The true expression of relative strength

When we talk about relative strength we always take it for granted in terms of performance. Afterall, it’s an easy way to make an idea about how powerful/athletic somebody likely is without even testing him in that field of expertise.

Basically, if you take a guy with a 2x squat (and a decently-low bodyfat level) you would naturally expect that guy to have good sprinting speed (at least good acceleration, if not top speed)and have a high vertical jump (at least standing vertical, if not running vertical) and most often than not you’d be right. There are a myriad of other factors influencing the expression of strength, with the most important being:

1) Body structure;
2) Nervous system capabilities that compose of:
2a) Recruitment ability (influenced by the person’s mood (laid back/nervous) and tension intensity);
2b) Movement efficiency (as in how well the CNS can replicate a movement with as little effort as possible actively using as much power as possible);
3) Inhibitory signals in the eccentric phase (or eccentric strength overload acceptance), such as the GTO threshold;

These are three things off the top of my head, because there are obviously even more that influence the expression of strength.

So what does this have to do with the relative strength component?

Well, here it gets a little tricky.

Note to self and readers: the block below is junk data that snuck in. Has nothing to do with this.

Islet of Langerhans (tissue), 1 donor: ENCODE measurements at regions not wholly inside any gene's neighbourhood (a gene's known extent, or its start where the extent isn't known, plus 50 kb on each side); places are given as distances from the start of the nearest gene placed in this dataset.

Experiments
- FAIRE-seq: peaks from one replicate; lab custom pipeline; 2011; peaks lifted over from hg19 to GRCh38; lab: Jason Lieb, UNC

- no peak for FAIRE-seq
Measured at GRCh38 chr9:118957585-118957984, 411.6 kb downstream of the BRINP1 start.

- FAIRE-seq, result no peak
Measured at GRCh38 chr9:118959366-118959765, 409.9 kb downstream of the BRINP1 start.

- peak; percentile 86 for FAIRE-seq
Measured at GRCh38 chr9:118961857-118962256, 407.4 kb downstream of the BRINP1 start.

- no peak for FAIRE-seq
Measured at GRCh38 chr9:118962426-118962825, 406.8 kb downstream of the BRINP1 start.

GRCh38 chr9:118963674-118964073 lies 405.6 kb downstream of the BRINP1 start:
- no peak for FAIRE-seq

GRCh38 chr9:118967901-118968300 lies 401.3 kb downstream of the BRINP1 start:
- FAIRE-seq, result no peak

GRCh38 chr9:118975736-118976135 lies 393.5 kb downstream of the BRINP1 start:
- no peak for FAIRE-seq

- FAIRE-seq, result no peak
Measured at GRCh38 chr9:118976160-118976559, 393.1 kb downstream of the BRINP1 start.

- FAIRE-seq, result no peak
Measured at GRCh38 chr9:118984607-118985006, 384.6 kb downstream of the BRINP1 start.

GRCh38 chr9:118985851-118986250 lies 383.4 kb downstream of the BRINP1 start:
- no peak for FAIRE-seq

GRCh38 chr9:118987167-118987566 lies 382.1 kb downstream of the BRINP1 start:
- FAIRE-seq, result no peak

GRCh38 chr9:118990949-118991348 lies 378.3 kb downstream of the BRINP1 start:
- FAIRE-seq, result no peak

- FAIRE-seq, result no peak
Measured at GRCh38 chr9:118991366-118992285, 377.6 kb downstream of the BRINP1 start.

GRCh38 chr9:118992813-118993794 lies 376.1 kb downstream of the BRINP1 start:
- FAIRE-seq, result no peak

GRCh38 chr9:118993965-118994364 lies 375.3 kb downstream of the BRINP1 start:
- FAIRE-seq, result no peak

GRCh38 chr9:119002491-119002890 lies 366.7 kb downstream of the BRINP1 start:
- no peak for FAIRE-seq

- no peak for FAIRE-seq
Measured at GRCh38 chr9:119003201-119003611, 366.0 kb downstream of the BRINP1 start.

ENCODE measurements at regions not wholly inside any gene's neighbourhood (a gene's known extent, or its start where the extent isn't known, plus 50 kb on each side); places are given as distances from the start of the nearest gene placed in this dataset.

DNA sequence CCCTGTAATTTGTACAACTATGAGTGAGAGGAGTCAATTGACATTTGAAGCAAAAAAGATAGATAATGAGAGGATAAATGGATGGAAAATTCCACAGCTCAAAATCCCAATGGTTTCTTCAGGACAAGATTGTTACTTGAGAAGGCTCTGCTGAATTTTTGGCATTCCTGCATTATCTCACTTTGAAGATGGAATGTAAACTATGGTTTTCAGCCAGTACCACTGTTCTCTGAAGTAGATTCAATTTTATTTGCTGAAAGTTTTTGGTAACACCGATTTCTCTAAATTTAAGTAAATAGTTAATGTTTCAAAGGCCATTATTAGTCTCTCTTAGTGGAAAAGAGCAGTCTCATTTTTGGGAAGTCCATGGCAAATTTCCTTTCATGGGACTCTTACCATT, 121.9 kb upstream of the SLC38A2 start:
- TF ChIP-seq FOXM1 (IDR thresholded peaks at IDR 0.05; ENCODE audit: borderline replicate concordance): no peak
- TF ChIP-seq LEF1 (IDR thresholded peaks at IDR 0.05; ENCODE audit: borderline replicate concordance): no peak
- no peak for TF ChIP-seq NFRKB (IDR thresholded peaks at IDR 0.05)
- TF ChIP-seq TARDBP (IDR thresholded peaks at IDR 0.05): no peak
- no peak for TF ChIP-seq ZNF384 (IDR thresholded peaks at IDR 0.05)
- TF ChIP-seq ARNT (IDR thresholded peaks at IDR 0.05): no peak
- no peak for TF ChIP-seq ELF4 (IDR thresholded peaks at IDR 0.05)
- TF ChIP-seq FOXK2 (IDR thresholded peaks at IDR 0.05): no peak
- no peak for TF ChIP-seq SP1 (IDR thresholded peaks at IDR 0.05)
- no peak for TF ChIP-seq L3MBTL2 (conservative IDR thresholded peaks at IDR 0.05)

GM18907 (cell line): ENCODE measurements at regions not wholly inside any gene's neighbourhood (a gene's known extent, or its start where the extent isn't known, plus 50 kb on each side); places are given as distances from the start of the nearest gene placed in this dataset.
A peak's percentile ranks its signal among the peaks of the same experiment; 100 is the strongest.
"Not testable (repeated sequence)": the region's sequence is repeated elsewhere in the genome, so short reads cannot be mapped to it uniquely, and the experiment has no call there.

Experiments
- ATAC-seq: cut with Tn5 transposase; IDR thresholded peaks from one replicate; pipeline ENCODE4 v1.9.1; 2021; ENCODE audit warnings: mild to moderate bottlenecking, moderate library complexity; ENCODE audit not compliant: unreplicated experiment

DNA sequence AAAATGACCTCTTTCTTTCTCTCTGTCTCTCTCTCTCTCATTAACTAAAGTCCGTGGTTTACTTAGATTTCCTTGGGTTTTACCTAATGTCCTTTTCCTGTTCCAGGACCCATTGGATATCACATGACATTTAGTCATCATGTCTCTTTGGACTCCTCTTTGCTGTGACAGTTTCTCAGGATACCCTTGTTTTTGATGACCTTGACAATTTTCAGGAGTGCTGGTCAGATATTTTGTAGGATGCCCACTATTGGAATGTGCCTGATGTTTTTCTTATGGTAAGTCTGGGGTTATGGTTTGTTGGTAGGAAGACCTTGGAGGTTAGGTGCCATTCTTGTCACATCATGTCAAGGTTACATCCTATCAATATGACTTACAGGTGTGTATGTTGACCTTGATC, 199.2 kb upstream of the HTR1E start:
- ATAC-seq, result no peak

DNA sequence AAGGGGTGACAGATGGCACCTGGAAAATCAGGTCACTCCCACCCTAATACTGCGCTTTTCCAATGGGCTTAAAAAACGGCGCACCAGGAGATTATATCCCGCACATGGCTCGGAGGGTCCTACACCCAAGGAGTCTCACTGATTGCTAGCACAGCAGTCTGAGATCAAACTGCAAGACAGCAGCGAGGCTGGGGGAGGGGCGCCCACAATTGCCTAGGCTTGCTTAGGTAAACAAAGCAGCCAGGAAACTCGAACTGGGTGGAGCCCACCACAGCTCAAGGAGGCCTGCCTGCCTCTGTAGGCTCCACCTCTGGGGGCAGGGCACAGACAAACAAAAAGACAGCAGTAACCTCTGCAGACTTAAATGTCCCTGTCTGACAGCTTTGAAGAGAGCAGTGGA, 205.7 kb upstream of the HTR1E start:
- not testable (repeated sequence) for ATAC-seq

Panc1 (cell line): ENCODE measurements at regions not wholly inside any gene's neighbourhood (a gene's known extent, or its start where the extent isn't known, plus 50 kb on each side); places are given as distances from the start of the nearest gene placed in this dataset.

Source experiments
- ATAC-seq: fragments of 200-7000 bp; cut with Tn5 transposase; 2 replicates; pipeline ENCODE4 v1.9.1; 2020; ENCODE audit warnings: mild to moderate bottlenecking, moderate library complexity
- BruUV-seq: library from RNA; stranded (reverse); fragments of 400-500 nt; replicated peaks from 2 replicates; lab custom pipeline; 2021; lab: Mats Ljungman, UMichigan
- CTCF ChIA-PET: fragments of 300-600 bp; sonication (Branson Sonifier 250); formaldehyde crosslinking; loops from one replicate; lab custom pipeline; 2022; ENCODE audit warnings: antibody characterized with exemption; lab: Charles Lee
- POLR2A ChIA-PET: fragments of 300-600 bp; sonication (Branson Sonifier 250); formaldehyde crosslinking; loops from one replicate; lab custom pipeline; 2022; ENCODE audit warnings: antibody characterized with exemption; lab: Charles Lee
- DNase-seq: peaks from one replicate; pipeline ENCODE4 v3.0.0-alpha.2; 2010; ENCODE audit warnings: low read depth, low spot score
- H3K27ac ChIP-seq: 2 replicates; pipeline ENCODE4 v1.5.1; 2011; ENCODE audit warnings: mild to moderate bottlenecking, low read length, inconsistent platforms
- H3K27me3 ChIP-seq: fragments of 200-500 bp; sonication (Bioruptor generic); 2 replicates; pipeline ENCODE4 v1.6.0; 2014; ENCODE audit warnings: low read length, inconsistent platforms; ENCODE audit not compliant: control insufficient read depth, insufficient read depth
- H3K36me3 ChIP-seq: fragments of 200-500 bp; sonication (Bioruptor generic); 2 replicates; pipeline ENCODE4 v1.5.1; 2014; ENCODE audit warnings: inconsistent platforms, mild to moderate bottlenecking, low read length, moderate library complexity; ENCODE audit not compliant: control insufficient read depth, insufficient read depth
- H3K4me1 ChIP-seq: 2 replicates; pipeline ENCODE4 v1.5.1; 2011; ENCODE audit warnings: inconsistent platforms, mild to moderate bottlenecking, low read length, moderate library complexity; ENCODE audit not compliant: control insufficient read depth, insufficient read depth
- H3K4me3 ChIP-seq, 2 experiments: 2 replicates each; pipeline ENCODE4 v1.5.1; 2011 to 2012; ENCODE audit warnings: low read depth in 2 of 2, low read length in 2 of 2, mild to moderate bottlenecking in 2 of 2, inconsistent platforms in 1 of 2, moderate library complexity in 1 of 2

Say you have two athletes with no training background whatsoever, who never squatted. They have the same height and weight, identical structures, neural efficiency in the standing vertical jump and GTOs threshold. You put them both on training with squats. Athlete A starts a program that calls him to squat 1 time per week. Athlete B starts doing a program of squatting 4 times per week.

After 6 weeks they both have the same squat, say 2x their bodyweight. Whom would you pick to get a higher vertical jump in between the two? Athlete A or Athlete B? At the first glance you would probably say “it doesn’t matter, they have the same stats and the same relative strength, so they obviously jump the same”. And although it’s a bit counter-intuitive, the most probable result is that Athlete A will jump higher.

Why? Well, let’s analyze the situation for a moment:

Athlete A started doing squats 1 time per week. While that’s a good stimulus for increasing the squatting poundages, it’s not nearly as good as a stimulus for learning how to squat and increasing the squat movement efficiency as the 4 times per week squatting routine would do for Athlete B. So Athlete B will be much more squatting efficient after the 6 weeks of training than Athlete A.

Then after those 6 weeks you will compare two guys with the same apparent relative strength and different squatting efficiency. And like we talked about a few articles back, movement efficiency is movement specific. In other words, being good at squatting doesn’t mean you’re going to be good at jumping or other movements (especially of other dynamics).

So you can argue that Athlete A is actually much more stronger if with a worse squatting efficiency is able to be at the level of Athlete B who squats 4 times per week (obviously, here we ignore fatigue accumulation, work capacity and so on, but this example is chosen to make a point). If we were to take these two guys A and B and continue with another 6 weeks of training, with Athlete A doing this time a 4 times per week squatting routine and Athlete B doing a one time per week squatting routine, we’d probably end up with Athlete A being superior in terms of relative strength than Athlete B.